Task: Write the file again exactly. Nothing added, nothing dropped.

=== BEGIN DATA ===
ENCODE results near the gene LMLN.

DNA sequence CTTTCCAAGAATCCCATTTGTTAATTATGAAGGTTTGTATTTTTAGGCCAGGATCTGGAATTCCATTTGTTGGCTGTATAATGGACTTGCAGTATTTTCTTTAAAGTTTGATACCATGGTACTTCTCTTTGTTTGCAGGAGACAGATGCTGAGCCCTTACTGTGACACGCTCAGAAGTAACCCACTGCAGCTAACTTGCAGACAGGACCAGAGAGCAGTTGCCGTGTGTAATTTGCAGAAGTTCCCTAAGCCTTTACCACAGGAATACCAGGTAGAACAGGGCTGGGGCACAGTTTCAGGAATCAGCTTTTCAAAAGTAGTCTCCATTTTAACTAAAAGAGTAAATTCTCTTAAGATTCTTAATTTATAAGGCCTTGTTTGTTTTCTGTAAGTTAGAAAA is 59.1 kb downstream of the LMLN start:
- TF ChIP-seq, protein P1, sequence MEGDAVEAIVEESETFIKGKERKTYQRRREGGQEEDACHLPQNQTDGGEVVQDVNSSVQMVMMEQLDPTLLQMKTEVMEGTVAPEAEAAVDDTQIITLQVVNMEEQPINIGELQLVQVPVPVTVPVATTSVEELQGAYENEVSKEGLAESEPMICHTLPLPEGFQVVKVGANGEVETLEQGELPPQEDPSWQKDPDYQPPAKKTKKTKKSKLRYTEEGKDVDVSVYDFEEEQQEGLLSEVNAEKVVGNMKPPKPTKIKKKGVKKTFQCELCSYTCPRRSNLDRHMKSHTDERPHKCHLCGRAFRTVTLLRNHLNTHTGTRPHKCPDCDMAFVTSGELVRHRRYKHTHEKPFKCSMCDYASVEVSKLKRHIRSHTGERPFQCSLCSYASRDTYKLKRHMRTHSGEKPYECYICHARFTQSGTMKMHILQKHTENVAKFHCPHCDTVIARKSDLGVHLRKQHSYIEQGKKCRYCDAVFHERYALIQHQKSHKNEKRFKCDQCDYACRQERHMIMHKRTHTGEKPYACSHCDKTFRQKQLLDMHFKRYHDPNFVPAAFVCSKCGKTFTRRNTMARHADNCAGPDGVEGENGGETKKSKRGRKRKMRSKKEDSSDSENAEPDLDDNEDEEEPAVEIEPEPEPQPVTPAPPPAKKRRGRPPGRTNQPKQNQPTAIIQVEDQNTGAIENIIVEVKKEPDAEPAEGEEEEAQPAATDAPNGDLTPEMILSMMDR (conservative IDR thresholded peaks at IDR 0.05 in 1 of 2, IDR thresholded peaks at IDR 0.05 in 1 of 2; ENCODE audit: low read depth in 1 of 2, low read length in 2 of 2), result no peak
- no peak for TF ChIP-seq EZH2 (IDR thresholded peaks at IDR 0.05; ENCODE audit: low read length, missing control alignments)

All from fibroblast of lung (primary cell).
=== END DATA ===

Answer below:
ENCODE results near the gene LMLN.

DNA sequence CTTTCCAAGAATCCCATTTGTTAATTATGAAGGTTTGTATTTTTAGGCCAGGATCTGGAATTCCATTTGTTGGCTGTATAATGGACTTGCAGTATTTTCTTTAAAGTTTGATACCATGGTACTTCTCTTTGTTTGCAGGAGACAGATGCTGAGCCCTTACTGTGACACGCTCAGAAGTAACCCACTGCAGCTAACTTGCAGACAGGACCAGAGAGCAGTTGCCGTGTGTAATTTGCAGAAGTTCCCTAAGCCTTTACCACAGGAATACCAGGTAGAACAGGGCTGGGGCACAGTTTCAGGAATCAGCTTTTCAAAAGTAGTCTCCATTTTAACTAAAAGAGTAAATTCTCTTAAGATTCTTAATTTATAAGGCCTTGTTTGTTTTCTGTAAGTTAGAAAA is 59.1 kb downstream of the LMLN start:
- TF ChIP-seq, protein P1, sequence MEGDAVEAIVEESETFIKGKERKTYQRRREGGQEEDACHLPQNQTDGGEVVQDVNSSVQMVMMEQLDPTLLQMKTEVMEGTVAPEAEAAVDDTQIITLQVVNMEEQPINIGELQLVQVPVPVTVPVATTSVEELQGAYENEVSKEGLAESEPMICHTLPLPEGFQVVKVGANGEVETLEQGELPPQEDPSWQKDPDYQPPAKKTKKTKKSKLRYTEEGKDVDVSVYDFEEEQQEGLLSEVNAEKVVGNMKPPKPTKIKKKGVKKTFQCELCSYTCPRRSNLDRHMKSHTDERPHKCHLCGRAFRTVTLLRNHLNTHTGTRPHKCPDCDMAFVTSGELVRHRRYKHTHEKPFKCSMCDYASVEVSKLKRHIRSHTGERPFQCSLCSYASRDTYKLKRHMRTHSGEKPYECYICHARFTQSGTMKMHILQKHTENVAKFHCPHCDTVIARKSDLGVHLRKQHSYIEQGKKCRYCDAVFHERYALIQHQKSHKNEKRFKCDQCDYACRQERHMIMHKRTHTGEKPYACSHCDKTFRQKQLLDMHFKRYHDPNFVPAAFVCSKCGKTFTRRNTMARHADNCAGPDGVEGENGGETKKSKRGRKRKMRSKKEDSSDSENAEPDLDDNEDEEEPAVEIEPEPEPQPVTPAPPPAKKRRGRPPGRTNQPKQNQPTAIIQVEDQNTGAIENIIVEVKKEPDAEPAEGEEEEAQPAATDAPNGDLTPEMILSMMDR (conservative IDR thresholded peaks at IDR 0.05 in 1 of 2, IDR thresholded peaks at IDR 0.05 in 1 of 2; ENCODE audit: low read depth in 1 of 2, low read length in 2 of 2), result no peak
- no peak for TF ChIP-seq EZH2 (IDR thresholded peaks at IDR 0.05; ENCODE audit: low read length, missing control alignments)

All from fibroblast of lung (primary cell).